Katherine Bailey, a former Batshaw employee, said she felt Aboriginal youth were being treated poorly at Prevost, where she worked.

A member of the Huron-Wendat First Nation, Bailey said she quit her job in part because she felt unsupported as an Indigenous staff member.

“The only solution we can really have is to have qualified indigenous personnel. To get qualified Indigenous personnel, we really need to get resources,” she said.

In investigating this latest case, the commission said it would try to « verify whether the facts alleged are true and whether the rights of the child are respected. It also aims to ensure that measures are taken to avoid that the situation does not happen again ».

The Native Women’s Shelter of Montreal and the Center for Research-Action on Race Relations (CRARR), which both work with the teen, are also calling on the provincial government to conduct an independent investigation and make lasting changes. to improve the treatment of Aboriginal Youth in Care.

According to sources, the youngster was transferred out of his community, to southern Quebec, without a social worker attached to his file to ensure regular follow-up and support.

On one occasion, he was also told not to speak his own language with another Batshaw youth.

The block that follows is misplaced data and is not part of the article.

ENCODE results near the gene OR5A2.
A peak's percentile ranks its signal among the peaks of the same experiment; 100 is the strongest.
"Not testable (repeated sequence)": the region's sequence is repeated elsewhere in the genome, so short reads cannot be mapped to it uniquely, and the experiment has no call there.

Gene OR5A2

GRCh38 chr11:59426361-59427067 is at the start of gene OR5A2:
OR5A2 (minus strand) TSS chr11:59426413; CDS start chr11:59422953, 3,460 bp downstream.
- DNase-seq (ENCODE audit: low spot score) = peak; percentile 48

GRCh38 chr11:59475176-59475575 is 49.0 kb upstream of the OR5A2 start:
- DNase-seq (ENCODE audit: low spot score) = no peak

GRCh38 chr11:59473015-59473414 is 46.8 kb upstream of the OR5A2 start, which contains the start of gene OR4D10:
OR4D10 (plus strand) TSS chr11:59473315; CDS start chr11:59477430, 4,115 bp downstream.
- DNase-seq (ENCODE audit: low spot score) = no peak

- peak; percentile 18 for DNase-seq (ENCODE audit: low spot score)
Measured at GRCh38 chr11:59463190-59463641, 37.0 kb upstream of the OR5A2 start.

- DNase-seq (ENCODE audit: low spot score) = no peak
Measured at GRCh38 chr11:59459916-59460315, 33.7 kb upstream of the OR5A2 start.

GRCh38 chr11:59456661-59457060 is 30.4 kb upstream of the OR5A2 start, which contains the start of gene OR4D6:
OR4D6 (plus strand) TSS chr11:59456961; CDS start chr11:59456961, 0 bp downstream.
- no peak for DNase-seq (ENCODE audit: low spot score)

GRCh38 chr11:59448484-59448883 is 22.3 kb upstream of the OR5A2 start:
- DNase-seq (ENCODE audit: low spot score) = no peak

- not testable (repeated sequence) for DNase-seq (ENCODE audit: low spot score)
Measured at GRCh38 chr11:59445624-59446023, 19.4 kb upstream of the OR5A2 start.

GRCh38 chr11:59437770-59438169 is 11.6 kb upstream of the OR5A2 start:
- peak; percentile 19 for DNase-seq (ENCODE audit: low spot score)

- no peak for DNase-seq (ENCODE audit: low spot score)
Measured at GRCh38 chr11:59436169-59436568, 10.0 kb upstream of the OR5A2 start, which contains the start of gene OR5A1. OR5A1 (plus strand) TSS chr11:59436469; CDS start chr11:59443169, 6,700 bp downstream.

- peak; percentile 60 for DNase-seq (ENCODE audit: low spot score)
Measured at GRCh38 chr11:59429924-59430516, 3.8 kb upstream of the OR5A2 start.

fo niemi crarr
Fo Niemi, executive director of the Center for Research-Action on Race Relations, said the province needs to do more to address complaints about the treatment of Indigenous youth in care. (Rowan Kennedy/CBC)

Fo Niemi, executive director of CRARR, said the provincial government « seems to have turned a blind eye to many of these frequent and repeated complaints about the treatment of Indigenous youth right here in Montreal. »

“There needs to be stronger, more effective and transparent oversight of the system,” he said.

« It’s about the welfare of the child. It’s about the safety of the child. »

Racism will not be tolerated, authorities say

Batshaw declined a request for an interview and did not comment directly on the matter, citing the confidentiality of the minor involved.

“That being said, no form of violence, discrimination or racism against young people under our protection is tolerated,” said Hélène Bergeron-Gamache, spokesperson for the CIUSSS de l’Ouest-de-l’Île-de -Montreal, the health authority that oversees Batshaw.

« When allegations of such behavior come to our attention, we take them very seriously and take immediate action to bring them to light. »